Galen Rowell's Mountain Light is a collection of photographs with extended captions, as well as a collection of essays on his travels and photography. The photos feature mountains of the American West, from the California Sierras to the Alaskan ranges, as well as the Himalayas, the Karakoram, and Tibet. Rowell is both a gifted climber and photographer, and he has made several trips to Everest. The book contains one stunning photograph of Mount Everest, and he talks a bit about two of his trips to the mountain. Additionally, there are several photographs of places closely associated with trips to the mountain, including Lhasa, Tingri, and the Nangpa La.
The photograph of Mount Everest is from an angle that I don't get to see very often. The image was taken during Rowell's 1985 leadership of an expedition to the West Ridge from the Tibet side of Everest. Well above the Lho La, he takes the photograph of the upper North Face and pinnacle. There are three climbers, small as dots, crossing the upper snow buttresses of the West Ridge, and clouds are quickly enveloping the mountain. The rocky terrain of the upper mountain is very clear, and the Yellow Band stands out well. The sky is nearly black, and the overall feel is one of foreboding.
In the caption, Rowell talks mostly about his taking the photograph, but he does bring up a little bit of history. He talks about how Odell saw the two black dots move up the mountain as Mallory and Irvine climbed the Northeast Ridge, and he thought that it was an image he'd like to recreate. He also mentions that his expedition, like Mallory and Irvine, would be attempting the summit without oxygen. I'd like to correct that bit on Mallory and Irvine, but I'm not going to hold it against him, since I'm sure he has enough to think about keeping up with professional level climbing and photography.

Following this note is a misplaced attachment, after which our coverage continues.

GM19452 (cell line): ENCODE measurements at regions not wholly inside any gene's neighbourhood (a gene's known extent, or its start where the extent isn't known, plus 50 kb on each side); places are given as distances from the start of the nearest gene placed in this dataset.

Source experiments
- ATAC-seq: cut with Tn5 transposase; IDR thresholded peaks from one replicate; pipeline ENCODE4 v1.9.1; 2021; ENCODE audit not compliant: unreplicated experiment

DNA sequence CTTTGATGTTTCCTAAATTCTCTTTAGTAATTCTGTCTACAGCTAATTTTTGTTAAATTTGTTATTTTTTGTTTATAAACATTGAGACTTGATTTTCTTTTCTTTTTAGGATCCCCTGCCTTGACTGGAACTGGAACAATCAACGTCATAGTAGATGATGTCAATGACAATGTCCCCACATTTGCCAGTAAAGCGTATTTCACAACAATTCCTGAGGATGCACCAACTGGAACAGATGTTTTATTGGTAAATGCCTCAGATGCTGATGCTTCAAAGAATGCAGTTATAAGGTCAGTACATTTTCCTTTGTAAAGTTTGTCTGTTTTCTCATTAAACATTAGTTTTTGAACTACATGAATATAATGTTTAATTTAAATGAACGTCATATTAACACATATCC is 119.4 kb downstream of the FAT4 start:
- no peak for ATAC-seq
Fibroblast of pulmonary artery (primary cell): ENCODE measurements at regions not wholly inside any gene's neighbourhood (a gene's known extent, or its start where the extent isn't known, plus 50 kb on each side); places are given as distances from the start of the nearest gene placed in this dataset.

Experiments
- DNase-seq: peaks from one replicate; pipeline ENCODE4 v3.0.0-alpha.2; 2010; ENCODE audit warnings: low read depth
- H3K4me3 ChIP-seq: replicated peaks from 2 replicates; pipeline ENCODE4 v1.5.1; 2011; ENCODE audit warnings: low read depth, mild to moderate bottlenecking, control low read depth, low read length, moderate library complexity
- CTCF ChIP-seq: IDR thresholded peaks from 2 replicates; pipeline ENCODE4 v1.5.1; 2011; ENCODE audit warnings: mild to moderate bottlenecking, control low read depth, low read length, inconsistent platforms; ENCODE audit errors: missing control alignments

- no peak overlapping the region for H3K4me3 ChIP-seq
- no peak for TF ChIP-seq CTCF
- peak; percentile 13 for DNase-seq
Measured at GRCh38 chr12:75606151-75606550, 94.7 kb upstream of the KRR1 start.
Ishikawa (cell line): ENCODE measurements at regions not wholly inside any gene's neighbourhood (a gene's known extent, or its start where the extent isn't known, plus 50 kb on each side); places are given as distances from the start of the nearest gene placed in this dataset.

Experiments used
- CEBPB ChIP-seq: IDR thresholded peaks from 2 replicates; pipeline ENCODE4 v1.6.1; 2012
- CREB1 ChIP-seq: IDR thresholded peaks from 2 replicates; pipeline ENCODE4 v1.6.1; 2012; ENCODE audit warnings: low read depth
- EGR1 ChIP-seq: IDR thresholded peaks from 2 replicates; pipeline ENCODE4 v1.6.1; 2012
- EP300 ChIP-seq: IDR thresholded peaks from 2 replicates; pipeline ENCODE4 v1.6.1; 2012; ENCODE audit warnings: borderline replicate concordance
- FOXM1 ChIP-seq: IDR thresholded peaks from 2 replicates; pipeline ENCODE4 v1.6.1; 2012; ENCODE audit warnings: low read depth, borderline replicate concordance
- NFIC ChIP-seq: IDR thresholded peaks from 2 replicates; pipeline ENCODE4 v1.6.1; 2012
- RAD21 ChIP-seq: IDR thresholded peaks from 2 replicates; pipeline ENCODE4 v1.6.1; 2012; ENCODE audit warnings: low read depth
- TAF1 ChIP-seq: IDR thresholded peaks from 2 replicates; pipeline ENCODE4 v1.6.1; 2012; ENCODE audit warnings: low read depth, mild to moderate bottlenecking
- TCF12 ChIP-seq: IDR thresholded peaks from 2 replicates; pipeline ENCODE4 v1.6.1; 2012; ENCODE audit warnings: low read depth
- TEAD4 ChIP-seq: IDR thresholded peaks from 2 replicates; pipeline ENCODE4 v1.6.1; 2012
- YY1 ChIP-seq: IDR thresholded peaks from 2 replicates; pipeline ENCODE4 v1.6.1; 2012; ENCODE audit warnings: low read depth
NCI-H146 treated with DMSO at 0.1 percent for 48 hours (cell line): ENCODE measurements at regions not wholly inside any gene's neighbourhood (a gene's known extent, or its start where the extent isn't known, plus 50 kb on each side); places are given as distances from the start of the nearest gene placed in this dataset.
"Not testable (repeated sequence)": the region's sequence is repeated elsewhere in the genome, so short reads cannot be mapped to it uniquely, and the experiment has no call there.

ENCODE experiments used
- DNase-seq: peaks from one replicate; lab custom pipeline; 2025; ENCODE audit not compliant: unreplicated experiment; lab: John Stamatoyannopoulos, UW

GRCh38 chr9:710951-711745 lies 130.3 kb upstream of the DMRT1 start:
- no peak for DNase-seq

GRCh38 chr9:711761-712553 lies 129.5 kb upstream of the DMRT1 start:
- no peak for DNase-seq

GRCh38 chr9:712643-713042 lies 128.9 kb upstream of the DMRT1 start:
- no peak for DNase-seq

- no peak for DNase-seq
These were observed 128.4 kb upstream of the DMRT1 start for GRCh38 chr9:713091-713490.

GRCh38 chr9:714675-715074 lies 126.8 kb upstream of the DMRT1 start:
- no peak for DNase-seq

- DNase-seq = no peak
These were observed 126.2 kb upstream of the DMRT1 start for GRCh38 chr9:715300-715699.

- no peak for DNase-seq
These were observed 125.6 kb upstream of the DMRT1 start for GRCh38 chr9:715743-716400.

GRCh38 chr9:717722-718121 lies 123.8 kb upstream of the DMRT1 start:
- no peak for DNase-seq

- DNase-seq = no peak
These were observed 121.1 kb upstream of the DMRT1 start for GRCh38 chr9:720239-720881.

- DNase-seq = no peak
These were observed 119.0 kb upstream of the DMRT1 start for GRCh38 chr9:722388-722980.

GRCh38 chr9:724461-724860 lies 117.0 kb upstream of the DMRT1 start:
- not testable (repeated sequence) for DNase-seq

Earlier in the book, Rowell mentions that he trekked to Everest Base Camp in 1981 as the first American trekking group allowed into Tibet. On a side trip after the tour is over, he goes to Tingri to try to capture some iconic images of Tibet. He takes an especially nice photograph looking towards the Nangpa La with a horseman in the foreground. Also, I'm not sure which trip he was on, but he takes an amazing image of the Potala with a rainbow descending seemingly into the palace.
I read only the Everest and Tibet section in this book, not so much because they played a small role in the book, but because I'm in a hurry to get through several books before I move. Both Everest and Tibet play a vital role in his earlier work, Mountains of the Middle Kingdom, and there are many splendid images of Tibet (as well as a few of Everest) in a work in which he collaborates with the Dalai Lama, My Tibet. Rowell is among the rare photographers who is able to take a portrait, rather than a landscape, of a mountain, and he has a talent for bringing life and personality to what would otherwise be just rock and ice.